Played as the Hero World Challenge (Dec 1-4; unofficial PGA Tour money event, hosted by Tiger Woods). Second-placed Henrik Stenson (Swe) finished 2 shots behind Hideki Matsuyama (Jpn), who recorded his fourth win in his last five worldwide starts. [Albany Resort, New Providence, Bahamas].
Played as the Dunlop Phoenix Tournament (Nov 20-23; Japan Tr event). Matsuyama (Jpn) beat Hiroshi Iwata (Jpn) with a par at the first playoff hole. [Phoenix CC, Miyazaki, Japan].
Played as The Memorial Tournament presented by Nationwide Insurance (May 28-Jun 1). First-time PGA Tour winner Matsuyama (Jpn) beat Kevin Na (USA) with a par at the first playoff hole. [Muirfield Village GC, Dublin, nr Columbus, OH].
Matsuyama (Jpn) recorded the season's lowest scoring average on the Japan Tour. Shingo Katayama (Jpn) was second with 69.91; Hyung-sung Kim (S Kor) was third with 70.21.
Played as the Diamond Cup Golf (a Japan Tr event). Second-placed Hyung-sung Kim (S Kor), Brad Kennedy (Aus) and Sung-joon Park (S Kor) finished 2 shots behind Matsuyama (Jpn). [Oarai GC, Oarai-machi, Ibaraki, Japan].
Played as the Fujisankei Classic (Japan Tr event). Tour rookie Matsuyama (Jpn) beat Hideto Tanihora (Jpn) and Sung-joon Park (S Kor) in a playoff, to win his third Japan Tour event in 2013. [Fujizakura CC, Yamanashi, Jpn].
Played as the Tsuruya Open (April 25-28; Japan Tour event). Second-placed David Ho (USA) finished 1 shot behind Hideki Matsuyama (Jpn), who recorded his second Japan Tour win. [Yamanohara course, Yamanohara GC, Hyogo, Jpn].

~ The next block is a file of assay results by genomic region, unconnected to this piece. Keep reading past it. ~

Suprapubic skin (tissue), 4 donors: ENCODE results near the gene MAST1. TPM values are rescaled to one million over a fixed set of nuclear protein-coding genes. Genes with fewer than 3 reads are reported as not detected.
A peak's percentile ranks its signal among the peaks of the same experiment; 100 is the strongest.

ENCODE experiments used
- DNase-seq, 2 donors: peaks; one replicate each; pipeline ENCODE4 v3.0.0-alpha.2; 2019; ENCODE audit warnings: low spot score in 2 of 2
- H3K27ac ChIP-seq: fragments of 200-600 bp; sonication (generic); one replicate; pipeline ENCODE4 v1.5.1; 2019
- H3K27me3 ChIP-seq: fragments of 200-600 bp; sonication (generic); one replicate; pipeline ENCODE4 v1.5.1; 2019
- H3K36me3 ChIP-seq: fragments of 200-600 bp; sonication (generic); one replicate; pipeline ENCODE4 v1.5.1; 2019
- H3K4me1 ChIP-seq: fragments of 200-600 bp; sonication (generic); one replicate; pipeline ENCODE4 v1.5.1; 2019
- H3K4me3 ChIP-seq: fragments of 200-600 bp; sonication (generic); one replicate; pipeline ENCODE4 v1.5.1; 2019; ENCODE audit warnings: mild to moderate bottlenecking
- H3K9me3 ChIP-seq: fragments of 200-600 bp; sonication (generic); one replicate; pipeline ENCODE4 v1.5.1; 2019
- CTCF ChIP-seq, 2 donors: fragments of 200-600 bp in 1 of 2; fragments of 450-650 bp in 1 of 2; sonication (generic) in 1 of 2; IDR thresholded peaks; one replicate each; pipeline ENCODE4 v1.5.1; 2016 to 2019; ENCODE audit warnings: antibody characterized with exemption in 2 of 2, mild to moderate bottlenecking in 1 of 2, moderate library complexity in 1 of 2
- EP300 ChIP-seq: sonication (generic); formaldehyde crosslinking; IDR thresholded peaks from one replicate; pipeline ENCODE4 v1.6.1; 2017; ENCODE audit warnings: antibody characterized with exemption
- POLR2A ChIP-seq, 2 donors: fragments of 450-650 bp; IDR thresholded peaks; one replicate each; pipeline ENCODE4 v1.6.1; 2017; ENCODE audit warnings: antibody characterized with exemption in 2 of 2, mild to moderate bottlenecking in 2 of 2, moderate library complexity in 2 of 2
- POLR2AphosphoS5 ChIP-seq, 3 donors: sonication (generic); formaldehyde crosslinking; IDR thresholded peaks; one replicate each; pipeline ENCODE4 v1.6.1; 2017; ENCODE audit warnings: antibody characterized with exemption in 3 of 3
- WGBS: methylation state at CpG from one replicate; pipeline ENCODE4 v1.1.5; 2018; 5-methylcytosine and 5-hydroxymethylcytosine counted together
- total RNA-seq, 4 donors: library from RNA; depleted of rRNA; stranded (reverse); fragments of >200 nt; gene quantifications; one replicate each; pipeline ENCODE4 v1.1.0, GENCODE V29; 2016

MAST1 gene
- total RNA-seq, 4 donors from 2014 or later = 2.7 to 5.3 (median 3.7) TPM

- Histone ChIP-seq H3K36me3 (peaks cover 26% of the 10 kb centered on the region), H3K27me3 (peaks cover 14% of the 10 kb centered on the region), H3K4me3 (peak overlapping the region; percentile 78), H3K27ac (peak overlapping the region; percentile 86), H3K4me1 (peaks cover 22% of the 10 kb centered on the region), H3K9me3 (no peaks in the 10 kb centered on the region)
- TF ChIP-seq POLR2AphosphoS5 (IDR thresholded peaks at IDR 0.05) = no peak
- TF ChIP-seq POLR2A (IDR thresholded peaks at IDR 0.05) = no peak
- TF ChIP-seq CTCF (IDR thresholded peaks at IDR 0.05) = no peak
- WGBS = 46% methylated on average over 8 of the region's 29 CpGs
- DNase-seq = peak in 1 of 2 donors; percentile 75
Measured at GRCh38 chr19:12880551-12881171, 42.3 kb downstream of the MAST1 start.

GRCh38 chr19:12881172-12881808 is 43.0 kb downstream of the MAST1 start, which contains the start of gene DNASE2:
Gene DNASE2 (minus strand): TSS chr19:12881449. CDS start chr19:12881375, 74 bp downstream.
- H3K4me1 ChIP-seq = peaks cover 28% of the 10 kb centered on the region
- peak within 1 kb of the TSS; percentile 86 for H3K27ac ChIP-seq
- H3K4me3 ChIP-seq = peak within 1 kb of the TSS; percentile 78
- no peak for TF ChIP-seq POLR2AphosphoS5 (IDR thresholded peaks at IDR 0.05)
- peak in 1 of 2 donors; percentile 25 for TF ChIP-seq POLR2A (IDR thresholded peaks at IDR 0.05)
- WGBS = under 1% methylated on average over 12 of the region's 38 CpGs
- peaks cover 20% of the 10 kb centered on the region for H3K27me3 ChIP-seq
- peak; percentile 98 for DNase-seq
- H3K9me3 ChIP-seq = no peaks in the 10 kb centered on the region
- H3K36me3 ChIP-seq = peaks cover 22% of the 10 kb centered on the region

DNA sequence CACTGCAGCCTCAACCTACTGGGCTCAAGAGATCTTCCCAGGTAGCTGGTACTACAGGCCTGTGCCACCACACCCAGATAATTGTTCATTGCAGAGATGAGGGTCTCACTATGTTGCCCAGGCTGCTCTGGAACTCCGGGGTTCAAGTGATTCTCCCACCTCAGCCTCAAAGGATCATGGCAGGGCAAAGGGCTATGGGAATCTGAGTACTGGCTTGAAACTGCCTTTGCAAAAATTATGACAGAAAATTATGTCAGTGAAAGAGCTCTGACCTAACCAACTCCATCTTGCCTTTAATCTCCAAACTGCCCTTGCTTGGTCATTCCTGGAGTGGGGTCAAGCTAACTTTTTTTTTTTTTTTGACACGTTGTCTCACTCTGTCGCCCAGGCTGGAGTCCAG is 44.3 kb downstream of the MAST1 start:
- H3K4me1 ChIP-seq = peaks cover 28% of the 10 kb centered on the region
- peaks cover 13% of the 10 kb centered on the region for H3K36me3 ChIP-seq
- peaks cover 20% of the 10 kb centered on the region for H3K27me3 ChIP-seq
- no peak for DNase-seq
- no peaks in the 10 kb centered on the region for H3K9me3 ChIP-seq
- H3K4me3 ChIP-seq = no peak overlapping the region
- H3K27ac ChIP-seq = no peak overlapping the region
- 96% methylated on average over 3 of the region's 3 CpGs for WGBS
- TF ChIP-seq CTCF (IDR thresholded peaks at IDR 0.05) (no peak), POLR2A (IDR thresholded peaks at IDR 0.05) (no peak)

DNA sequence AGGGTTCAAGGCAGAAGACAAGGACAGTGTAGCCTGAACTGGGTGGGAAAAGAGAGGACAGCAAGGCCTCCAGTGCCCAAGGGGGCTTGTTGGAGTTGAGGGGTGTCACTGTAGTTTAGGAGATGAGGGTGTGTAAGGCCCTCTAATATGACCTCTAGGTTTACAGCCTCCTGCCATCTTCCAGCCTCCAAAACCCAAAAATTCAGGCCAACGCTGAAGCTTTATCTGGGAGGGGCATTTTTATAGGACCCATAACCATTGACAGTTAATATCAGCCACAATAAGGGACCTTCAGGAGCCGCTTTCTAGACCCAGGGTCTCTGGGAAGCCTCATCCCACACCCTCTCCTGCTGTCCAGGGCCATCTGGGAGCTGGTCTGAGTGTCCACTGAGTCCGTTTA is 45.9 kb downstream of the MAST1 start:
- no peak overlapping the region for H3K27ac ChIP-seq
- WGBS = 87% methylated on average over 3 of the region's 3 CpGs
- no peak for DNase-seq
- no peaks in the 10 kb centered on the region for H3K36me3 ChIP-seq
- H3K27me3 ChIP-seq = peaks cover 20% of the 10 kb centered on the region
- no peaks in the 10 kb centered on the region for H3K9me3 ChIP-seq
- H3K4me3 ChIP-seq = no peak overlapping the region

Played as the Casio World Open (Nov 28-Dec 1; Japan Tr event). Second-placed Yuta Ikeda (Jpn) finished 1 shot behind 21-year-old Matsuyama (Jpn), whose prize money ensured he became the first rookie to win the season-long Japan Golf Tour money list. [Kochi Kuroshio CC, Kochi, Jpn].
Matsuyama (Jpn) won the Japan Golf Tour 2013 Money List, with earnings of Yn201,076,781 on the Tour (incl winnings from Majors & WGC events). Hyung-sung Kim (S Kor) was second with Yn125,824,405; Shingo Katayama (Jpn) was third with Yn112,557,810. Matsuyama became the first rookie to win the Japan Tour money title.
Played as the Asia-Pacific Amateur Championship (Sep 29-Oct 2). Second-placed Soo-min Lee (S Kor) finished 1 shot behind defending champion Matsuyama (Jpn). [Singapore Island CC, Singapore].
Played as the Mitsui Sumitomo VISA Taiheiyo Masters (Nov 10-13; Japan Tr event). Second-placed Toru Taniguchi (Jpn) finished 2 shots behind 19-year-old amateur Matsuyama (Jpn), who recorded his first Japan Tour win. Reduced to 54 holes due to bad weather. [Gotemba course, Taiheiyo Club, Gotemba, Shizuoka, Jpn].
Played as the Asia-Pacific Amateur Championship (Oct 7-10). Second-placed Tarquin MacManus (Aus) finished 5 shots behind Matsuyama (Jpn). [Kasumigaseki CC, Kawagoe, Saitama, nr Tokyo].
Women’s major championships: the month of June sees two women’s majors: the US Women’s Open (June 3-6), with A Lim Kim defending, and the Women’s PGA Championship (June 24-27), with Sei Young Kim defending.
Senior PGA Championship: the revered Southern Hills in Oklahoma hosts the 81st staging of this event (May 27-30); Ken Tanigawa holds the title from its last playing in 2019.